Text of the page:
KESUVOS 51 - Two weeks of study material have been dedicated by Mrs. Estanne Abraham Fawer to honor the Yahrzeit of her father, Rav Mordechai ben Eliezer Zvi (Rabbi Morton Weiner) Z'L, who passed away on 18 Teves 5760. May the merit of supporting and advancing Dafyomi study -- which was so important to him -- during the weeks of his Yahrzeit serve as an Iluy for his Neshamah.
1) THE "TENAI BEIS DIN" OF A KESUVAH
QUESTION: The Mishnah states that if a person writes a 100-Zuz field for his wife's Kesuvah instead of the 200 Zuz to which she is entitled, or if he does not write in the Kesuvah that all of his property is bound to the Kesuvah, he still must pay the full 200 Zuz, and she may collect from Nechasim Meshubadim (from property which buyers bought from him after the Kesuvah was written), because those elements of the Kesuvah are included in the Tenai Beis Din of a Kesuvah.
The Gemara asserts that the Tana of this Mishnah is Rebbi Yehudah, who maintains that "Achrayus Ta'us Sofer," that any Shtar that does not contain mention of Achrayus may still be used to collect from Nechasim Meshubadim, because it is assumed that every Shtar is meant to be used to collect from Meshubadim. If the Achrayus is not written in the Shtar, the scribe who wrote the Shtar simply left out mention of Achrayus by accident.
How can the Gemara assert that our Mishnah follows the opinion of Rebbi Yehudah? According to Rebbi Yehudah, every Shtar may be used to collect from Meshubadim even if no mention of Achrayus is written in it. Yet our Mishnah says that a Kesuvah may be used to collect from Meshubadim, "because it is a Tenai Beis Din," implying that other Shtaros (for which there is no Tenai Beis Din) may not collect from Meshubadim unless they include mention of Meshubadim! (RISHONIM)
(a) The RAMBAN answers that when the Mishnah says the words "because it is a Tenai Beis Din," it is only explaining the Halachah mentioned at the beginning of the Mishnah: that the woman may collect 200 Zuz even if her husband designated only a 100-Zuz field for the Kesuvah. Those words are not explaining why she may collect from Meshubadim. The Beraisa says (51b) that collection from Meshubadim is not part of the Tenai Beis Din, and that the woman may indeed forgo the right to collect from Meshubadim. Rather, the reason our Mishnah says that she may collect her Kesuvah from Meshubadim is for the same reason one may use any Shtar to collect from Meshubadim -- because "Achrayus Ta'us Sofer," like Rebbi Yehudah holds.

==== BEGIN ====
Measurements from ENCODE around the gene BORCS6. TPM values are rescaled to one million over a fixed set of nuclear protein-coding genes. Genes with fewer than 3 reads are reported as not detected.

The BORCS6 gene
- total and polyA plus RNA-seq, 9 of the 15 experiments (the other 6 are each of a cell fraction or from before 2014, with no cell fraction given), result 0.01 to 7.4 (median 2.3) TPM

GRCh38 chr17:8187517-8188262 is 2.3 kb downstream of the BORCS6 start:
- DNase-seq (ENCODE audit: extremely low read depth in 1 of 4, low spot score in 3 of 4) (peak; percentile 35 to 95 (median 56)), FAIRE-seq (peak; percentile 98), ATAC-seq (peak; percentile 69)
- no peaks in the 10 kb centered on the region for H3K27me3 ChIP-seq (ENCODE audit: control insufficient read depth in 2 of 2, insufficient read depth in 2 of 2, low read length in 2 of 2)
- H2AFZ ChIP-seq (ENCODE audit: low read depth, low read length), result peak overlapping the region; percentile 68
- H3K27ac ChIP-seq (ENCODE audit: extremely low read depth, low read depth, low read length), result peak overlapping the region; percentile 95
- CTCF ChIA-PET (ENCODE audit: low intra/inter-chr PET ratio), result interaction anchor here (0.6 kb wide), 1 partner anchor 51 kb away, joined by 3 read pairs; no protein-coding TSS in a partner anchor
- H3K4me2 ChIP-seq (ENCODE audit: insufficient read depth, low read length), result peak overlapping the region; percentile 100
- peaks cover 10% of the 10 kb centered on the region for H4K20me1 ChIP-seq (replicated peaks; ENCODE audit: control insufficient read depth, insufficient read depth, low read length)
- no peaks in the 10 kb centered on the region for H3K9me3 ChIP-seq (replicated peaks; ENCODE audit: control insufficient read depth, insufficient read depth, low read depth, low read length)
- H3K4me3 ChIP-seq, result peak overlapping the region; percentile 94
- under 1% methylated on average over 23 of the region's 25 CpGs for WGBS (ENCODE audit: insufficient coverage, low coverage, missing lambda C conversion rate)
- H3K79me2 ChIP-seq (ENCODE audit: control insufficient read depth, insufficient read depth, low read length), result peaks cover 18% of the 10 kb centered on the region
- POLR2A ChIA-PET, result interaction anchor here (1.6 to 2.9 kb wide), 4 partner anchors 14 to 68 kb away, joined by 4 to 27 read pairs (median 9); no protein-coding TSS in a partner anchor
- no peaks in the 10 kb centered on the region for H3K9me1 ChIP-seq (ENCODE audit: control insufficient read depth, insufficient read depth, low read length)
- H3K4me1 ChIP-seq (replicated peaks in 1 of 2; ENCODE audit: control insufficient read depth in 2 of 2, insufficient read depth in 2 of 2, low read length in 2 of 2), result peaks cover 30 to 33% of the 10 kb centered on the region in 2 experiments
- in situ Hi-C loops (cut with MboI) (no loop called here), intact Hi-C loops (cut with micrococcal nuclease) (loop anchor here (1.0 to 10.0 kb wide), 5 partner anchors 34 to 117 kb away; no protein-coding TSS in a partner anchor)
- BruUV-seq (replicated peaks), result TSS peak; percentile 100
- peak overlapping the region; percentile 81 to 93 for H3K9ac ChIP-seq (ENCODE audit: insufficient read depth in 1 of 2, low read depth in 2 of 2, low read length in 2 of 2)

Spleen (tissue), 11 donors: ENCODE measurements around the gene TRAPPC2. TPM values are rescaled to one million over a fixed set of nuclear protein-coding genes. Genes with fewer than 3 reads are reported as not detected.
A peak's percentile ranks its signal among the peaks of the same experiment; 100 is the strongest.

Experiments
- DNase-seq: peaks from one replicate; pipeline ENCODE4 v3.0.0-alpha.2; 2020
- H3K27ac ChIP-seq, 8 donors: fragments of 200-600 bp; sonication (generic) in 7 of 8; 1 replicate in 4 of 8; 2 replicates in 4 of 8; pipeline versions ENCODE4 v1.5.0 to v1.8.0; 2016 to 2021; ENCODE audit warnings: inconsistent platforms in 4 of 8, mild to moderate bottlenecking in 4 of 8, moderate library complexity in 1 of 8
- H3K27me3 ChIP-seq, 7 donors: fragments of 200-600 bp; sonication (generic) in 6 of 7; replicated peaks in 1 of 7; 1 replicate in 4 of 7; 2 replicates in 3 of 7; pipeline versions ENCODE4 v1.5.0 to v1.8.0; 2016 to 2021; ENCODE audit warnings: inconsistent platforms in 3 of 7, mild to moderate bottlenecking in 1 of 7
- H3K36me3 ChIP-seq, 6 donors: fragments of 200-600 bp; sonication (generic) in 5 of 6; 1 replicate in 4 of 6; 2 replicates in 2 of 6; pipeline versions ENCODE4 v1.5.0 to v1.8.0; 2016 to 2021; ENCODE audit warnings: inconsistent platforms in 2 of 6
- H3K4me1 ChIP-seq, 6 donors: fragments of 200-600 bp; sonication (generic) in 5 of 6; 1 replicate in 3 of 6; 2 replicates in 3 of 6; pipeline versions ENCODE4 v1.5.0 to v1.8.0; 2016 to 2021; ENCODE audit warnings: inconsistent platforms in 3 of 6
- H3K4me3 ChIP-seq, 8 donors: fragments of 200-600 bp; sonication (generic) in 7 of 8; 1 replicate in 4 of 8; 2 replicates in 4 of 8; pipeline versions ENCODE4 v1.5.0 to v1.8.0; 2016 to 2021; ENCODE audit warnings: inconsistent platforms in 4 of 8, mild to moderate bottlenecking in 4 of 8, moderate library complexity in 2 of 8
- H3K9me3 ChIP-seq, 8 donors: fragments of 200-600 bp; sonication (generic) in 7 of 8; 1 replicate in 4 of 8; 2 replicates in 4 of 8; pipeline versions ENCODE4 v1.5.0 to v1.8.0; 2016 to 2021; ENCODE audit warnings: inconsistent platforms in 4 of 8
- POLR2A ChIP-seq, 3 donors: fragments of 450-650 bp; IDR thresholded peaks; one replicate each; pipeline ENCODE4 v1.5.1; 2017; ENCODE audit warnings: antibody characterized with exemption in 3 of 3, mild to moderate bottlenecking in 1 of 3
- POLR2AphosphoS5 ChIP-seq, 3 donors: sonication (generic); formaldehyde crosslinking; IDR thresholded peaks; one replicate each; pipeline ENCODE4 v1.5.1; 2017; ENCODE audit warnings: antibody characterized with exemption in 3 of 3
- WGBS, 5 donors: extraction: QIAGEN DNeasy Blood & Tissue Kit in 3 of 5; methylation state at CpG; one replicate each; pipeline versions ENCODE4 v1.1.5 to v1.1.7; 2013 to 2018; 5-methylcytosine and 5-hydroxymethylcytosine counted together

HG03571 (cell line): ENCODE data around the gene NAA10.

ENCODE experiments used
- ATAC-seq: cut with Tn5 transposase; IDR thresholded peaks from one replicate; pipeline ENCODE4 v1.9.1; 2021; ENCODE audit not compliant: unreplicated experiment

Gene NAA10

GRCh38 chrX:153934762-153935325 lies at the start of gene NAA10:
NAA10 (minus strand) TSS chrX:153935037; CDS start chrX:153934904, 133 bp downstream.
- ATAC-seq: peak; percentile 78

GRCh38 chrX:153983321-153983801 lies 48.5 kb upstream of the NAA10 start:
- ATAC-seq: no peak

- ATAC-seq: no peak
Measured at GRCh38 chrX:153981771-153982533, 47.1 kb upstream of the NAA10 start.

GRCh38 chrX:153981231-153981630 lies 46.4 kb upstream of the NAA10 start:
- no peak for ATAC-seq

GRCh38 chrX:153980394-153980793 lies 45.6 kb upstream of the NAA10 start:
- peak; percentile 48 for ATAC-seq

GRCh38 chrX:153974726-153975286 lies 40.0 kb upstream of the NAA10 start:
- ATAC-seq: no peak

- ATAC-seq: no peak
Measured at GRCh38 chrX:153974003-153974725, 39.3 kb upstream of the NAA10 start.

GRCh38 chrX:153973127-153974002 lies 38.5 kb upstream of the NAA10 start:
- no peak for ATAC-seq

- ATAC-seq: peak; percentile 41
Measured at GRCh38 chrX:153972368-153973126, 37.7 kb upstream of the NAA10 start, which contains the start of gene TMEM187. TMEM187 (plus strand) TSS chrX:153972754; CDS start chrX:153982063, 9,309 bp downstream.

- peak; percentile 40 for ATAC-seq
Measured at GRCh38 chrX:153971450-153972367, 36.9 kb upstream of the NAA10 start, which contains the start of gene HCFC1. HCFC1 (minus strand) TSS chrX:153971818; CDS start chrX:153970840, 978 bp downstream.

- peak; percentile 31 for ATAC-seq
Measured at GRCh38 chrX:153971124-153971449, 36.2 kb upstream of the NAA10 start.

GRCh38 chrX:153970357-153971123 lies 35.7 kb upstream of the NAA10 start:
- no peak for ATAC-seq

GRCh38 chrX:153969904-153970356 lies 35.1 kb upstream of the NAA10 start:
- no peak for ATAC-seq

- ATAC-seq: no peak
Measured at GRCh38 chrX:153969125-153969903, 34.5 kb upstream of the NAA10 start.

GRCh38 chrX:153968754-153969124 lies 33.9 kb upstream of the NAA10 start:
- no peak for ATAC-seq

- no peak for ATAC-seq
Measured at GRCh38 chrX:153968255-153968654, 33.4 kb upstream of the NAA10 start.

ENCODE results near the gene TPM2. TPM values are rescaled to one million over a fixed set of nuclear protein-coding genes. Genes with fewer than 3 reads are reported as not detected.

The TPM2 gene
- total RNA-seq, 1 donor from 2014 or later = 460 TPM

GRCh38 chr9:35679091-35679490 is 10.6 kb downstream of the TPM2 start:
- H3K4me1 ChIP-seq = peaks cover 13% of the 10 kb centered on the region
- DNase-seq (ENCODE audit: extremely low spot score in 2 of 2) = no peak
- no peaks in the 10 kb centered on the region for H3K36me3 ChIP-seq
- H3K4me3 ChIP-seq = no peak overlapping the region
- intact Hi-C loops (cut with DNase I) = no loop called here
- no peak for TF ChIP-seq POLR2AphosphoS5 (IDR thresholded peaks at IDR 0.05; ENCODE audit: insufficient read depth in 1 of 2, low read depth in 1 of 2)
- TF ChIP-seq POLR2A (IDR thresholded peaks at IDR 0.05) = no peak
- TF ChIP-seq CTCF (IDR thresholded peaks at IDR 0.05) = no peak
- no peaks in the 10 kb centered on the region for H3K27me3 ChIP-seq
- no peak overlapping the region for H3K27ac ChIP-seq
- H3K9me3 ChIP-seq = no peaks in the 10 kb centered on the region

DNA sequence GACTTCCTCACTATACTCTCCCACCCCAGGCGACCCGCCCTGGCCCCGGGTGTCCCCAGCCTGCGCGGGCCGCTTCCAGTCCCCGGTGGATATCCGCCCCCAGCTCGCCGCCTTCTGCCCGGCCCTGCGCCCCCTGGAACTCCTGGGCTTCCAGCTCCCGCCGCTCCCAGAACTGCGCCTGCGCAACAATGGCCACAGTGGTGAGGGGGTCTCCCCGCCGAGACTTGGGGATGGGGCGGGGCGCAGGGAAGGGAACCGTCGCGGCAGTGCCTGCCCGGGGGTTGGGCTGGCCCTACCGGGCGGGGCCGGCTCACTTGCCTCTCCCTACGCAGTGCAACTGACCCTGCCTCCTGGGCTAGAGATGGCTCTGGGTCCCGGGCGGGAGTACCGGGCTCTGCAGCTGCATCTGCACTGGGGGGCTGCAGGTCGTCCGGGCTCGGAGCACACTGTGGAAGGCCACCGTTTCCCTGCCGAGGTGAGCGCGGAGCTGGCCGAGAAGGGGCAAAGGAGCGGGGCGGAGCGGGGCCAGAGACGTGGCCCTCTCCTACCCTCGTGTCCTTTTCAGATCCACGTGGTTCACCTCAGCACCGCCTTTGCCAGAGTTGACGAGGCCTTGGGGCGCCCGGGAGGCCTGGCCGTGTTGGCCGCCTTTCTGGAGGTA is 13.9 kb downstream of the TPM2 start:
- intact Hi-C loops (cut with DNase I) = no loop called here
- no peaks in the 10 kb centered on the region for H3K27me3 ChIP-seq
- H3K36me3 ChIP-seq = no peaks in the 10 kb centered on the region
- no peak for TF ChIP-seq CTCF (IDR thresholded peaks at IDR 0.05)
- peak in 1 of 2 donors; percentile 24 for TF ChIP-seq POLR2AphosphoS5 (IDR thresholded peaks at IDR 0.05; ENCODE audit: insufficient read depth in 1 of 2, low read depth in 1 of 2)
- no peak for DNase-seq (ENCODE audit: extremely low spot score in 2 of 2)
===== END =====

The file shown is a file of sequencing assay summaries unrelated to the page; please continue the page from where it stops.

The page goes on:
(b) The RITVA suggests that when the Mishnah says "because it is a Tenai Beis Din," it is not explaining why one may collect from Meshubadim. Rather it is explaining why a Kesuvah should be no different than other Shtaros. We might have thought that a Kesuvah differs from other Shtaros: In other Shtaros, we assume that the omission of Achrayus is simply an error and it is as if Achrayus is indeed written in the Shtar, but in a Kesuvah, perhaps Achrayus must be mentioned explicitly, since we find (see Gitin 49b) that the Rabanan were more lenient on the husband's estate when it comes to collecting the Kesuvah. Therefore, perhaps if there is no explicit mention of Achrayus, she may not collect from the Nechasim Meshubadim of his estate with her Kesuvah.
To counter that argument, the Mishnah says that a Kesuvah also has a quality that gives the woman more power to collect than a regular Shtar -- it is a Tenai Beis Din. This proves that we should not be more lenient with the collection of the Kesuvah, and thus we remain with the Halachah that "Achrayus Ta'us Sofer" even with regards to a Kesuvah.